At one level, IoT presents a large opportunity for firms which see the potential implied by the technologies underpinning IoT; the technology can provide a significant level of convenience and safety to many aspects of a modern, digitally enabled life.

But fundamentally, IoT is about having a large number of autonomous actors collaborating in some way to deliver a particular service, which is of value to some set of interested stakeholders.

But this sounds a lot like what a ‘company’ is. So IoT is, in effect, a company where the actors are technology actors rather than human actors. They need some level of orchestration. They need a common language for communication. And they need laws/protocols that govern what’s permitted and what is not.

If enterprise architecture is all about establishing the functional, data and protocol boundaries between discrete capabilities within an organization, then EA for IoT is the same thing but for technical components, such as sensors or driverless cars, etc.

So IoT seems a much more natural fit for EA thinking than traditional organizations, especially as, unlike departments in traditional ‘human’ companies, technical components like standards: they like fixed protocols, fixed functional boundaries and well-defined data sets. And while the ‘things’ themselves may not be organic, their behavior in such an environment could exhibit ‘organic’ characteristics.

So, IoT and and the benefits of an enterprise architecture-oriented approach to business strategy do seem like a match made in heaven.

The Converged Enterprise

For information-based industries in particular, there appears to be an inevitable convergence: as IoT and the standards, protocols and governance underpinning it mature, so too will the ‘modular’ aspects of existing firms operating models, and the eco-system of technology-enabled platforms will mature along with it. Firms will be challenged to deliver value by picking the most capable components in the eco-system around which to deliver unique service propositions – and the most successful of those solutions will themselves become the basis for future eco-systems (a Darwinian view of software evolution, if you will).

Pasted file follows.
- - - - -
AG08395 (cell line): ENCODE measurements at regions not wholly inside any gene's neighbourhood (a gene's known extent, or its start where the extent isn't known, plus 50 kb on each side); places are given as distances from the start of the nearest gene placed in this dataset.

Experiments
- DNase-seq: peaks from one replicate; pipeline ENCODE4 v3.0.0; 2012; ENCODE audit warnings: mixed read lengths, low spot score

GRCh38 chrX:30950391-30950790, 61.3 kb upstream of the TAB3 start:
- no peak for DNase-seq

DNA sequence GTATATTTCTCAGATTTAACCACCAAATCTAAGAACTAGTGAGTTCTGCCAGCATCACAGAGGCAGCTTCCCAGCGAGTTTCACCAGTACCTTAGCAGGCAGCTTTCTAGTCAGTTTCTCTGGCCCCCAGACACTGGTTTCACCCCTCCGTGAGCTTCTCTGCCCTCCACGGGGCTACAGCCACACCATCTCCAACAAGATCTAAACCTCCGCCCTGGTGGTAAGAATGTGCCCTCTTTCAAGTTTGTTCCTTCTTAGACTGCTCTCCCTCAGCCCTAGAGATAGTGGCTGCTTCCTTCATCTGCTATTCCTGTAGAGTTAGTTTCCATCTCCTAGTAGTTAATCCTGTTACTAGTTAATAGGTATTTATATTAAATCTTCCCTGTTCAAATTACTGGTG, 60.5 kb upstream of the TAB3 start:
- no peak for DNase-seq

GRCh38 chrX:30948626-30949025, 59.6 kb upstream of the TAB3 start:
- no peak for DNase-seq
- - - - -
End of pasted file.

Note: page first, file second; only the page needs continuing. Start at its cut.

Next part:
The converged enterprise will consist of a combination of human and technical capabilities collaborating in well-defined ways. Some capabilities will be highly human, others highly technical, some will be in-house, some will be part of a wider platform eco-system.

In such an organization, enterprise architects will find a natural home. In the meantime, enterprise architects must choose their starting point, behavioral or structural: focusing first on decomposed business capabilities and finishing with IoT (behavioral->structural), or focusing first on IoT and finishing with business capabilities (structural->behavioral).

Technical Footnote

I am somewhat intrigued at how the OSGi Alliance has over the years shifted its focus from basic Java applications, to discrete embedded systems, to enterprise systems and now to IoT. OSGi, (disappointingly, IMO), has had a patchy record changing how firms build enterprise software – much of this is to do with a culture of undisciplined dependency management in the software industry which is very, very hard to break.

IoT raises the bar on dependency management: you simply cannot comprehensively test software updates to potentially hundreds of thousands or millions of components running that software. The ability to reliably change modules without forcing a test of all dependent instantiated components is a necessity. As enterprises get more complex and digitally interdependent, standards such as OSGi will become more critical to the plumbing of enabling technologies. But as evidenced above, for folks who have tried and failed to change how enterprises treat their technology-enabled business strategy, it’s a case of FIETIOT – Failed in Enterprise, Trying IoT. And this, indeed, seems a far more rational use of an enterprise architect’s time, as things currently stand.